Officeworks narrows in on customer experience
Officeworks’ newly opened concept store in Kew, Melbourne is the result of a two year customer experience strategy undertaken by the stationery retailer, with the Wesfarmers-owned chain now gearing to take the new store format national.
The 156 store Officeworks chain has remained a strong stablemate of the Wesfarmers portfolio under the guidance
of longstanding MD, Mark Ward, recording a nine per cent rise in sales for the March quarter.
Over the past two years, Officeworks has shifted towards a ‘customer led’ strategy investing heavily into customer experience initiatives and in 2013 appointed former CEO of digital agency, IE, David Pisker, as head of customer experience.
Speaking on the new store format as part of Sydney’s Vivid Festival, Pisker admitted, “customer experience didn’t exist in Officeworks 18 months ago”, however, has since been overhauled under a new roadmap dubbed ‘the making it easy’ framework.
“One of things we thought about was how do we put our customers at the centre of everything we do? We came up with the framework – it’s ‘the making it easy’ framework.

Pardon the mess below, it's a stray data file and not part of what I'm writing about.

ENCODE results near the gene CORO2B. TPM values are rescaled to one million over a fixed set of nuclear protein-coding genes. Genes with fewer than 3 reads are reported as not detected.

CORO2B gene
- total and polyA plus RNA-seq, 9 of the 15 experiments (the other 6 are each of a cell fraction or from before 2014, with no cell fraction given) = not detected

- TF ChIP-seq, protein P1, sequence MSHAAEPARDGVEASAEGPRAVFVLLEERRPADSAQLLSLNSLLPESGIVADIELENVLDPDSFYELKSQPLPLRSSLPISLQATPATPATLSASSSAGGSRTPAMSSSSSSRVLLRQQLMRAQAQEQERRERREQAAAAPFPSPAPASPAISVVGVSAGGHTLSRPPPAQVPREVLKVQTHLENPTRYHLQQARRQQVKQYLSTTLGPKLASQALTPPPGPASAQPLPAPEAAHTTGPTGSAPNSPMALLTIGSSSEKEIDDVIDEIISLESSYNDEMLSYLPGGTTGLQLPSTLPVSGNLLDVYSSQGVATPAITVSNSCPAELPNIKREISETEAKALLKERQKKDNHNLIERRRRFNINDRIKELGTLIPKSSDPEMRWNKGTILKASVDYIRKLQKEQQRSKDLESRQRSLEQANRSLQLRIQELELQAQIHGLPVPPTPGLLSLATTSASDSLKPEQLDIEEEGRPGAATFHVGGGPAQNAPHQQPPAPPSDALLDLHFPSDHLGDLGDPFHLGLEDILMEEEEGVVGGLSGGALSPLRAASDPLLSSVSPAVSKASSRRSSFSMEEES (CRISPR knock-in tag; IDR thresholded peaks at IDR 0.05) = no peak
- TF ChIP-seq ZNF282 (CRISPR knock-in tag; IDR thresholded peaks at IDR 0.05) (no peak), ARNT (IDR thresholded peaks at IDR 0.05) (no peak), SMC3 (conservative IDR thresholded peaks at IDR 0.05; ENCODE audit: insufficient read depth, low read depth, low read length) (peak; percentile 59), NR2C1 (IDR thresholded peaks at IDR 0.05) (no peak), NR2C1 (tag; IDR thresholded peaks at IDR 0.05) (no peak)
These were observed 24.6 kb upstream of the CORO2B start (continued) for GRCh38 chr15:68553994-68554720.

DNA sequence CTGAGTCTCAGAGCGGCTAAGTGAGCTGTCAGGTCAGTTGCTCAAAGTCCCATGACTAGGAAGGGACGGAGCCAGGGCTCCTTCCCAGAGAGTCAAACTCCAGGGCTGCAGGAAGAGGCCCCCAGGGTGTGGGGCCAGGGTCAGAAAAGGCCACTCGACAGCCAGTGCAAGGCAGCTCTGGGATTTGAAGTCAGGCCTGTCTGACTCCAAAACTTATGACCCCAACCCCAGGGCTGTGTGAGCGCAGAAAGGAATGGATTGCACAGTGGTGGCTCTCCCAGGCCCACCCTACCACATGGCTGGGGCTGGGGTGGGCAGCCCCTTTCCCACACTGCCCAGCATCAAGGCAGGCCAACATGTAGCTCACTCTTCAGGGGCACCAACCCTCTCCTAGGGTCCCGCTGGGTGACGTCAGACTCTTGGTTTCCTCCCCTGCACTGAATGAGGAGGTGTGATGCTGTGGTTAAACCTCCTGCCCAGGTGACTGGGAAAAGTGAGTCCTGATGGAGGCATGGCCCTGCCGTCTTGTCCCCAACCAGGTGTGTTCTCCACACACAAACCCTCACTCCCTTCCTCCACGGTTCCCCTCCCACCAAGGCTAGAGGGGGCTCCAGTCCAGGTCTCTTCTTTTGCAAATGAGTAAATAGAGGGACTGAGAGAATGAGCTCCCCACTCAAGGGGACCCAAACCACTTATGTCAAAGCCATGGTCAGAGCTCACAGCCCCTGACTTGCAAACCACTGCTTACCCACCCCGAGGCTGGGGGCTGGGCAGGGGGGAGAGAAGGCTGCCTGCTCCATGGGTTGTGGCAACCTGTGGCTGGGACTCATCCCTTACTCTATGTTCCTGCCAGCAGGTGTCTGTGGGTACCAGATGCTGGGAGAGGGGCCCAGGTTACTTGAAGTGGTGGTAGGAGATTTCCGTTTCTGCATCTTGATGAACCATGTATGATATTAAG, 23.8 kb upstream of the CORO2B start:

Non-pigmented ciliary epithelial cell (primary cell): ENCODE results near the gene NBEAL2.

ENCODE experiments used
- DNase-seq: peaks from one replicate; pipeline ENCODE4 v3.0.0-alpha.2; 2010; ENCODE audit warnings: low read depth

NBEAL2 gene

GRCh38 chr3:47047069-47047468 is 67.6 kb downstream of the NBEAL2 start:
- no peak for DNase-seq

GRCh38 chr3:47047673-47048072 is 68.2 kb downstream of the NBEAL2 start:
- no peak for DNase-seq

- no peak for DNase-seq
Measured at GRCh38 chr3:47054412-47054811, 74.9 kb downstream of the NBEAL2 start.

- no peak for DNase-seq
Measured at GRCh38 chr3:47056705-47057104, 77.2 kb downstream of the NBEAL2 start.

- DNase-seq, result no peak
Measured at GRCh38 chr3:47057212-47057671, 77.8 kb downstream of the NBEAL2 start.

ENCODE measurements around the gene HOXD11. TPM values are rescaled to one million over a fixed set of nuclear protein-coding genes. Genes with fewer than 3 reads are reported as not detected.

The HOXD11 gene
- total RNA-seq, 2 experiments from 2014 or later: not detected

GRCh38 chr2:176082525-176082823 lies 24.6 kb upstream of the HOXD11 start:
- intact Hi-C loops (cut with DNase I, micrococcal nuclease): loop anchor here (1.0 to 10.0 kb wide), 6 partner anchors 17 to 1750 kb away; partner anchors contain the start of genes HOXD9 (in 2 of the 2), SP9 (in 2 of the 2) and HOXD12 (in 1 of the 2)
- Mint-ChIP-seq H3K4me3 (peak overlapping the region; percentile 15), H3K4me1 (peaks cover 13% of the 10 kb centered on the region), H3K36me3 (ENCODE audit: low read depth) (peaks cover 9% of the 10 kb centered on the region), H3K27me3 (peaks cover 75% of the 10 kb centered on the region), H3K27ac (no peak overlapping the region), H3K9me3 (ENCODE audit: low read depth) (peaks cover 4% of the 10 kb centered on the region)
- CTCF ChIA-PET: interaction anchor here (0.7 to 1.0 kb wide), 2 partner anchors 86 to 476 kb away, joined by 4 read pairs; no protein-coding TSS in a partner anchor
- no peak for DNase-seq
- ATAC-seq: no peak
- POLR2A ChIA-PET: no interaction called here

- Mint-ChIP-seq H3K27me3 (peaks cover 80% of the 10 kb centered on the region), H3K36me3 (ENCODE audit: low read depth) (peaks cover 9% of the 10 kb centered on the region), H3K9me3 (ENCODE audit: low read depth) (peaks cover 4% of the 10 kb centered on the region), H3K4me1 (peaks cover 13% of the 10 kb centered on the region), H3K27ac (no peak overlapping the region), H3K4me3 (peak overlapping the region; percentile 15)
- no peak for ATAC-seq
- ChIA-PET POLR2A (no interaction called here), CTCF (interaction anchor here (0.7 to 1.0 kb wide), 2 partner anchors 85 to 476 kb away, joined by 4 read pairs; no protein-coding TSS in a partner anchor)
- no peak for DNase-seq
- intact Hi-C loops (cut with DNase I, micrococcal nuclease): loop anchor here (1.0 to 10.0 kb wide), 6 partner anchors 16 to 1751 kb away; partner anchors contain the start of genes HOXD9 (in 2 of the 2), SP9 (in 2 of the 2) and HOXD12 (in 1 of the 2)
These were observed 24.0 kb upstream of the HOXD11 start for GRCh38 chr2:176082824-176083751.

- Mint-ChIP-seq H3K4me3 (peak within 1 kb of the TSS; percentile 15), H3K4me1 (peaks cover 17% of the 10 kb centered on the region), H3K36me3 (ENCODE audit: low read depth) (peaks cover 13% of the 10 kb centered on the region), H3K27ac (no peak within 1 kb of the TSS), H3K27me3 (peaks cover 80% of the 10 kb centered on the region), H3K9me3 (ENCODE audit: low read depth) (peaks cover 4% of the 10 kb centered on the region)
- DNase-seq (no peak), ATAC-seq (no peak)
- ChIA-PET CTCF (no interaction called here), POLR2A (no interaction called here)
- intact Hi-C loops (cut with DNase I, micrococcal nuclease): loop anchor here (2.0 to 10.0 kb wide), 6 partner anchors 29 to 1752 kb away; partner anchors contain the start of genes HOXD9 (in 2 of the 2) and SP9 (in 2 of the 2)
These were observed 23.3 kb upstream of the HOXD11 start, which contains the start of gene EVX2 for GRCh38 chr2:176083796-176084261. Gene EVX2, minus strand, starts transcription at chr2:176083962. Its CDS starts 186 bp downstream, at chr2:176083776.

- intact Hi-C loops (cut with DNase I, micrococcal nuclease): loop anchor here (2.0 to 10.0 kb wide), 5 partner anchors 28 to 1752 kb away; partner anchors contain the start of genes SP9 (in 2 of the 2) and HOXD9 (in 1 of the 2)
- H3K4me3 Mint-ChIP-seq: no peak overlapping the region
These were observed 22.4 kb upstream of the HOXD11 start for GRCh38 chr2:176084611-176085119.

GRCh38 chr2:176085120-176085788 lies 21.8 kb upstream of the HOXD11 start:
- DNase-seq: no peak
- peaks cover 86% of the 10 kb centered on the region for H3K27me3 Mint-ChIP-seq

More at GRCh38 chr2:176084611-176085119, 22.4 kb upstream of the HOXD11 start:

Everything we do has to be easy for our customers, everything that we do for our customers has to have value in it for customers, and value in it for our brand,” Pisker said.
Officeworks’ refurbished Kew store is the result of months of testing new instore formats and services in partnership with design agency, Symplicit. Prior to the store’s debut, Officeworks tested initiatives in two other Melbourne-based sites; Fitzroy, and a smaller format store in South Yarra.
Features rolled out during the trial included new digital signage, private photo printing, a communal workshop station, kid’s zone, and a lounge area with coffee station.
Karen Jemison, Officeworks’ head of retailservices, told Inside Retail PREMIUM that Officeworks is preparing to make instore changes to its entire fleet of stores.
However, Jemison said the retailer will monitor the feedback and the success ofKew, adding that the design will be based on individual stores.
“We’ll see how [Kew] goes for the next few months and then develop the rollout plan,” Jemison said. “But because each of those spaces are so different across all stores,we need to map it out. The larger stores we can do a handful of elements, but it will be a store by store design process.
“We will be looking at making the changes nationally, but now it’s literally just gone in so we just want to make sure that we’ve got the concept as good as we can and then design it for the fleet.”
This story first appeared in Inside Retail PREMIUM issue 2048. To subscribe, click here.
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